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Curling’s 2013 Continental Cup filled with intrigue, pressure

Jennifer Jones has returned to action at the Continental Cup (CP file photo)

Extra pressure. The return of big stars after a layoff. Mixing up the rules of engagement.

It doesn't have the same cache as a Brier or Scotties. It's not as important as the Olympics or the Worlds (at least not to the average curling fan).

The Continental Cup has its allure, though, and part of that attraction comes from the variety of game types played and, of course, good ol' "us versus them" pride and bragging rights.

The 2013 Continental Cup of Curling is underway, in Penticton, British Columbia. It's the ninth edition of pro curling's international funspiel (If you don't think the players have some fun, I'll have proof of that in an upcoming blog).

There is a difference, though, between your run of the mill beef and booze bonspiel at the local club and the high skills shoot out at the South Okanagan Events Centre.

Extra pressure? Plenty.

Take Heather Nedohin's last rock draw against SIX in the second end of her opening game against Team World's Eve Muirhead. Already down 3 - nothing, giving up a big steal would have meant lights out. If it's the first game of pretty much any other event, a loss would be disappointing, but not devastating. You'd have a long week to make it up and, in the end, you'd only be letting you and your own team on the ice down. At the Continental Cup, the weight of all of her teammates - including the ones banging the boards on the players' bench as they watch - was on Nedohin's shoulders, meaning that draw was filled with a more than just a little extra pressure. For proof, you'd only need to have seen Nedohin's reaction when her rock narrowly avoided a wreck on a guard and settled in for shot stone and a single. Alas, for Nedohin, Muirhead's team was not to be caught, winning 8 - 3 to secure the first point of the competition.

Each point is huge, too. Organizers have (thankfully) seen fit to simplify the scoring. Many fans were baffled by the large number of points available, as well as how they were dished out. Last year, Team World won the competition 235 - 165. Varying amounts of points for different games were just a little too mind-boggling and gave the impression that some losses didn't really amount to much, what with soooo many points available elsewhere. This year, it's a little simpler: Get a win, get a point, basically. First team to 30.5 points (60 total available) takes the championship.

Spicing the points chase up will be the skins games on Sunday. While it's true that all other competitions mean you get a point for a win, skins will be different. First 6 ends of each skins game will be worth half a point, the seventh and eighth ends worth a full point each. This should ensure a fun race to the finish, as Sunday's skins will see 30 of the total 60 points available up for grabs.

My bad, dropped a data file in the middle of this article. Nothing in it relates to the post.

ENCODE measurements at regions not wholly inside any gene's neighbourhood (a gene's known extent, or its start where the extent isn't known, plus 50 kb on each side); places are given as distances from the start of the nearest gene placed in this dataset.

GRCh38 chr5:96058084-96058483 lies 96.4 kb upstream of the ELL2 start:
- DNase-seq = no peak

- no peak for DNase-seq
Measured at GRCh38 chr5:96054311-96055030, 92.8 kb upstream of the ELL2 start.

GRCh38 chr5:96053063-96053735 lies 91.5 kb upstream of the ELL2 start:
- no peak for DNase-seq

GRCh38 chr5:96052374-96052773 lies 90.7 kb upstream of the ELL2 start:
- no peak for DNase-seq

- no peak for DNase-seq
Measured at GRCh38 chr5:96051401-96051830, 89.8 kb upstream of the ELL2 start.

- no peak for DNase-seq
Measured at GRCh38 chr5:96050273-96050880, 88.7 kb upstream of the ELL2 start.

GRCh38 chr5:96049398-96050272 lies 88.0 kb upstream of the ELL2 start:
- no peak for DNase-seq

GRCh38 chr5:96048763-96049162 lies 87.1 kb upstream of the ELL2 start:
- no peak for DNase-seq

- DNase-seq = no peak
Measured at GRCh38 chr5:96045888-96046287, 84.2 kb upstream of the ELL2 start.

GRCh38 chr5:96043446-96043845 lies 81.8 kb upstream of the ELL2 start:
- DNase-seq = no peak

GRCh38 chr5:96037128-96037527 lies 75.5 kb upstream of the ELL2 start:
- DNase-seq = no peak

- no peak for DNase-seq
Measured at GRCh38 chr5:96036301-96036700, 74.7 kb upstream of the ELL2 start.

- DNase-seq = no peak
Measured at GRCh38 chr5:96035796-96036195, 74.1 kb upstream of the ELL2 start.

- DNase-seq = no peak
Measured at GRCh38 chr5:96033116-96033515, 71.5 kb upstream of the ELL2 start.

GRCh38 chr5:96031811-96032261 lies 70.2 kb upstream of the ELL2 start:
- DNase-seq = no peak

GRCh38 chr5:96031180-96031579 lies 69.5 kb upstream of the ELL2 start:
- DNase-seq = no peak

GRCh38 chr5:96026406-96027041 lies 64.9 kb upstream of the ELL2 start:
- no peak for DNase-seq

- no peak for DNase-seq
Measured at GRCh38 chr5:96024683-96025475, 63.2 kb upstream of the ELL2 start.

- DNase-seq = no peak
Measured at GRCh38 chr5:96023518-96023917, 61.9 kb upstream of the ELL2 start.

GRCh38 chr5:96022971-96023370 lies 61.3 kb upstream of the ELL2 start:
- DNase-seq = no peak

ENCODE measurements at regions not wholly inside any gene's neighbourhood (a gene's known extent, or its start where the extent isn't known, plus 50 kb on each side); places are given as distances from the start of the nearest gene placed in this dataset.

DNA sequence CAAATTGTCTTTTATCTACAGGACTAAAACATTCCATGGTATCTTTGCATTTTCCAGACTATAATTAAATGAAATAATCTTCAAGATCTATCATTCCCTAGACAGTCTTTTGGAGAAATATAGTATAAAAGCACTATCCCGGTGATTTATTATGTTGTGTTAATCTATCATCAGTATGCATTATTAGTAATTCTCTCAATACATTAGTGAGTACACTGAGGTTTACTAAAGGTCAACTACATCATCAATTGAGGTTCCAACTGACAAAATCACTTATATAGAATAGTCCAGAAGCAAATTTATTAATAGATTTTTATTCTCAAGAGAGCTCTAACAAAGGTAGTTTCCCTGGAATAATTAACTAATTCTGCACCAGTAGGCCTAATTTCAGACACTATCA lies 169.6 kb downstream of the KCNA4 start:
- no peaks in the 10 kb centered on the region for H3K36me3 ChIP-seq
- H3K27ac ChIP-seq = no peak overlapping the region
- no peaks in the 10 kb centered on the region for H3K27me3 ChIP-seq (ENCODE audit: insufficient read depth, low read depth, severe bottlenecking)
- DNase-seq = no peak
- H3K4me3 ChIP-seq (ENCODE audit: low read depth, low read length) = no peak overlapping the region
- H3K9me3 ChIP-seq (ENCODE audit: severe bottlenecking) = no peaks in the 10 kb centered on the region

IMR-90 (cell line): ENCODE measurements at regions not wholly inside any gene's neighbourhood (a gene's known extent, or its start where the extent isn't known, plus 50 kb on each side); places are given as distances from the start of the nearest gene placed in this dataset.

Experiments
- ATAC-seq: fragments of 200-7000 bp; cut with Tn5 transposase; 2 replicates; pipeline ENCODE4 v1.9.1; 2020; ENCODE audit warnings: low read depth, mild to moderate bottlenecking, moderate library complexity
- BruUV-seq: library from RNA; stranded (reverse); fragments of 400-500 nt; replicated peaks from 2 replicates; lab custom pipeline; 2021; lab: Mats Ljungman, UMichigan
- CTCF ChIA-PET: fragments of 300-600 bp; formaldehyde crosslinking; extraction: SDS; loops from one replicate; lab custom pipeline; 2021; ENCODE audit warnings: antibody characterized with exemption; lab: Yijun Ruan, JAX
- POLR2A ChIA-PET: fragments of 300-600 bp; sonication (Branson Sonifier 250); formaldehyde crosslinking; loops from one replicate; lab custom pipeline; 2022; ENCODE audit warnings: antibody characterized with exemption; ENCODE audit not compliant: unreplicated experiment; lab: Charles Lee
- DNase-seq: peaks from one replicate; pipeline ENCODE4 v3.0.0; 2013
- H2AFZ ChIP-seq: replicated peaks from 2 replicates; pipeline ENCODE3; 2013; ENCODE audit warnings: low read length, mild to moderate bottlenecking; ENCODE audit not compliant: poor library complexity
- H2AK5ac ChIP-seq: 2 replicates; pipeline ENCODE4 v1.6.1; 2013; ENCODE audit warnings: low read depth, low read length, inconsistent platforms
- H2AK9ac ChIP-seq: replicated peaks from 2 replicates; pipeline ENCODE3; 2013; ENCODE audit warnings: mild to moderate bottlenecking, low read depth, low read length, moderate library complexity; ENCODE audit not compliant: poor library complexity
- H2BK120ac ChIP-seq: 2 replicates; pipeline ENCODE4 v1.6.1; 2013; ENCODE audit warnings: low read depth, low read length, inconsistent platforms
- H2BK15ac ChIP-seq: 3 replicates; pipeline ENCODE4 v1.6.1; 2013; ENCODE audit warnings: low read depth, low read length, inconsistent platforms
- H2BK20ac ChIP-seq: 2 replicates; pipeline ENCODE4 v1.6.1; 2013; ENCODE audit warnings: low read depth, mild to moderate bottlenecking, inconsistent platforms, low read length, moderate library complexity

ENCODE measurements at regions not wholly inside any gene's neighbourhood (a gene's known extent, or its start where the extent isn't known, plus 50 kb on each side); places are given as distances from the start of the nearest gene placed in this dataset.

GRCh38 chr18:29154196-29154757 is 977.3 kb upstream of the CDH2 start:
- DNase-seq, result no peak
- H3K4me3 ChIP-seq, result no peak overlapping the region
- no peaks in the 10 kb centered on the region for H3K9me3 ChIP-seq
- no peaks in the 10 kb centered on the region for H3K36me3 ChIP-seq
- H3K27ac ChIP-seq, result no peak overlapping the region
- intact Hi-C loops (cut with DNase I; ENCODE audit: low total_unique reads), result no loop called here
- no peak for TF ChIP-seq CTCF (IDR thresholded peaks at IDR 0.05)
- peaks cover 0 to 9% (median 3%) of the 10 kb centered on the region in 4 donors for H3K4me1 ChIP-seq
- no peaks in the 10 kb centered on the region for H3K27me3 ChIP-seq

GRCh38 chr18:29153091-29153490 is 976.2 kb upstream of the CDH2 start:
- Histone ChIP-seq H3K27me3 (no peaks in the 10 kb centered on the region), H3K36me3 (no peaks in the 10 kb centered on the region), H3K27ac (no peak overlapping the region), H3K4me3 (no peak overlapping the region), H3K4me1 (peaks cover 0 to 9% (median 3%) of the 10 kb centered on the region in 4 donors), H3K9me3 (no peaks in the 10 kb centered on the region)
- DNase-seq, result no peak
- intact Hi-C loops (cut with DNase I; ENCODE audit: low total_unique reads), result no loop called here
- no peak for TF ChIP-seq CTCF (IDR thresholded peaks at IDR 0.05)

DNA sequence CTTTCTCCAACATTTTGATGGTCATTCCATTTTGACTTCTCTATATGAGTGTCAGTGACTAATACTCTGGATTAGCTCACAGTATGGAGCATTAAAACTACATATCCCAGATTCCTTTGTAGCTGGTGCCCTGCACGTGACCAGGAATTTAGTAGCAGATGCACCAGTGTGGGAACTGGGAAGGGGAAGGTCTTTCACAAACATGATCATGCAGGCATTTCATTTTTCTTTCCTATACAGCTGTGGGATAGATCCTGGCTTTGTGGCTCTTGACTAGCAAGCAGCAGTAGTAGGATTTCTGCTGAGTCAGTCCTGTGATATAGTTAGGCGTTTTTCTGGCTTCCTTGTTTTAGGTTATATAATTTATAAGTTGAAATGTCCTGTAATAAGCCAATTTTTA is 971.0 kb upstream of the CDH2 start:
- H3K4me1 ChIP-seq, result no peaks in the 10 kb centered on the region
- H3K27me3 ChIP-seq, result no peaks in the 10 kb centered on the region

Intrigue abounds with the return of three big name curlers who've been out of action for varying lengths of time, but return to the big, bright spotlight at this event.

Kevin Martin comes back after missing a month due to hernia surgery. There's a question as to how effective he can be, at least at the outset, as he tries to shake loose from the rust of an unusual mid-season break.

Swedish skip Niklas Edin will be a key member of a World Team that is trying to be the first squad to repeat as Continental Cup champ (Since the event's beginning in 2002 in Regina, the victories have alternated between Team North America and Team Europe, then Team World). When last many curling fans saw him, Edin was struggling to stay on the ice for his team at last spring's World Championships, in Switzerland. He couldn't and underwent back surgery for the second time in two years. Edin and his mates appeared at the Masters Grand Slam of Curling in Brantford, Ontario, in November, but were out of it early. It would appear that he's just fine, however, having led his team to a European championship last month.

Jennifer Jones is back, after taking the first half of the season off as she welcomed the birth of her first child, Isabella, in November. Jones didn't quite get the return she wanted, settling for a 6 - 6 tie with Margaretha Sigfridsson. However, considering the World had captured the first 2 points of the competition (Reigning world champion Mirjam Ott defeated North America's Allison Pottinger, 9 - 7) and the fact that Jones was playing in her first major competition in months, she seemed quite content, as evident in her broad smile after drawing for two in the final end.

Purists might decry the mix of different curling disciplines involved in this event. But, the combining of traditional four-person competitions with skins games as well as mixed doubles gives the Continental Cup a unique flavour. Without that variety, this is a competition that might well have the feel of just another international competition. Nothing wrong with that, but this format adds plenty of spice and really shows off a wide array of skills, styles and shotmaking choices. Compare it to the Ryder Cup in golf, where different types of scoring and different types of match-ups make for an incredible spectacle, one that is different than what is usual in the game, but no less intriguing.

It's the same in curling's Continental Cup. A place where mixed doubles seems a-okay. Where the smiling veneer of good fellowship and fun times is present. That will be fairly dominant. But watch for the moments where the smiles are replaced with intense gazes. That's where the real intrigue lies as North America and The World battle for bragging rights.

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